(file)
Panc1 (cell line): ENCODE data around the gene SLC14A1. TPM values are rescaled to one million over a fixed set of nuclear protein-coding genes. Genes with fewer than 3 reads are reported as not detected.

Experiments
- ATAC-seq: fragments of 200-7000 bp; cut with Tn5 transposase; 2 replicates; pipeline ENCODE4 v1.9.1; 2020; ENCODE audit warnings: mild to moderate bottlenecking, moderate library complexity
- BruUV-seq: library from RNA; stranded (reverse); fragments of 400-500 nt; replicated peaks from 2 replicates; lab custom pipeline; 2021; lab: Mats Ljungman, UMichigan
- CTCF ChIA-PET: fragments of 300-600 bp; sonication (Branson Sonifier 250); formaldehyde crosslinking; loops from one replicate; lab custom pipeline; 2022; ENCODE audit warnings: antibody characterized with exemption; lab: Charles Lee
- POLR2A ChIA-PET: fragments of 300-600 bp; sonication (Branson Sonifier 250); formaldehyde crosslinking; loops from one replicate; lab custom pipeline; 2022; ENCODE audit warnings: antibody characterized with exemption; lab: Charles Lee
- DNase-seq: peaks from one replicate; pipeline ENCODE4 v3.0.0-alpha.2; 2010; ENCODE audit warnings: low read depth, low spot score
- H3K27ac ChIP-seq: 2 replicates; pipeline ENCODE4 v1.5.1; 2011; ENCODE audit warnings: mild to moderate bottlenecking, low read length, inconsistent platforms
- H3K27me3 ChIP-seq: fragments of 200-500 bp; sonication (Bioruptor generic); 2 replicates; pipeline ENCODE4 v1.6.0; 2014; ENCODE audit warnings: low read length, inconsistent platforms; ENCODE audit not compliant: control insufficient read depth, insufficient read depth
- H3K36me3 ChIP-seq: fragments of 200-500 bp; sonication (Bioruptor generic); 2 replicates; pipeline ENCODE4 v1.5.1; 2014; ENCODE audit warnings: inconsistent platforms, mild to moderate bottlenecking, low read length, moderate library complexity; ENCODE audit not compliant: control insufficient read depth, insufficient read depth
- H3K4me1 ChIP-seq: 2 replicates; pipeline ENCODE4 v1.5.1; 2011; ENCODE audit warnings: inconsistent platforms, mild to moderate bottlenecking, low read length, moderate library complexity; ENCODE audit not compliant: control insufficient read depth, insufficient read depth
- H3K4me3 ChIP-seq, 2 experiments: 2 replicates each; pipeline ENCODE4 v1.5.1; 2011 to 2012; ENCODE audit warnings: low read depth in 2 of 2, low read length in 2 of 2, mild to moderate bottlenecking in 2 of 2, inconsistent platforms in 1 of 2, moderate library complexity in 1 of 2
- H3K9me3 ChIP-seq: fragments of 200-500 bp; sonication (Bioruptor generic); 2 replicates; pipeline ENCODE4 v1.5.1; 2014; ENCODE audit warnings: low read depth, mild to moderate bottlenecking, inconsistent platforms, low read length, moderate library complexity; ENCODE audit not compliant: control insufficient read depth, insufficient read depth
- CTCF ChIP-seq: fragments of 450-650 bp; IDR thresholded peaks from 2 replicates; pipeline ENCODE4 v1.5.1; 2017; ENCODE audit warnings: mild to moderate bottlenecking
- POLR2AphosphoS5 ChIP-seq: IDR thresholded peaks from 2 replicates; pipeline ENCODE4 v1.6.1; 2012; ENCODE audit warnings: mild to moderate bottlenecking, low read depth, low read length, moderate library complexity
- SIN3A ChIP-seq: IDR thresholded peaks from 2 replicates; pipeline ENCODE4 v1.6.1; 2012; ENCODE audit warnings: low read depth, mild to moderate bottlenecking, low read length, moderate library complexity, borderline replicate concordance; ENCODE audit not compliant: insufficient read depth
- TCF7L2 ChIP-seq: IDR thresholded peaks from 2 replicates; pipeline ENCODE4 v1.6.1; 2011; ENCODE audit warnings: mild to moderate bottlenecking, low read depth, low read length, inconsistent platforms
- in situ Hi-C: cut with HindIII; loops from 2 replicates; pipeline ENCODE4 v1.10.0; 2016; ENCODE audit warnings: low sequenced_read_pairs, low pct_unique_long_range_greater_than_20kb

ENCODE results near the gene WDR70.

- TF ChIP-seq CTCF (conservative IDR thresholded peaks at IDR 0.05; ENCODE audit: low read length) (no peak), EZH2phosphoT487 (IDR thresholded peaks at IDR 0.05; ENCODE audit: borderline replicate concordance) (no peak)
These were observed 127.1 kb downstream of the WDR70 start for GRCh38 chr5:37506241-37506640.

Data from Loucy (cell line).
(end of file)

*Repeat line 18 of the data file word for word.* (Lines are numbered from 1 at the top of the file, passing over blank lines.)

- in situ Hi-C: cut with HindIII; loops from 2 replicates; pipeline ENCODE4 v1.10.0; 2016; ENCODE audit warnings: low sequenced_read_pairs, low pct_unique_long_range_greater_than_20kb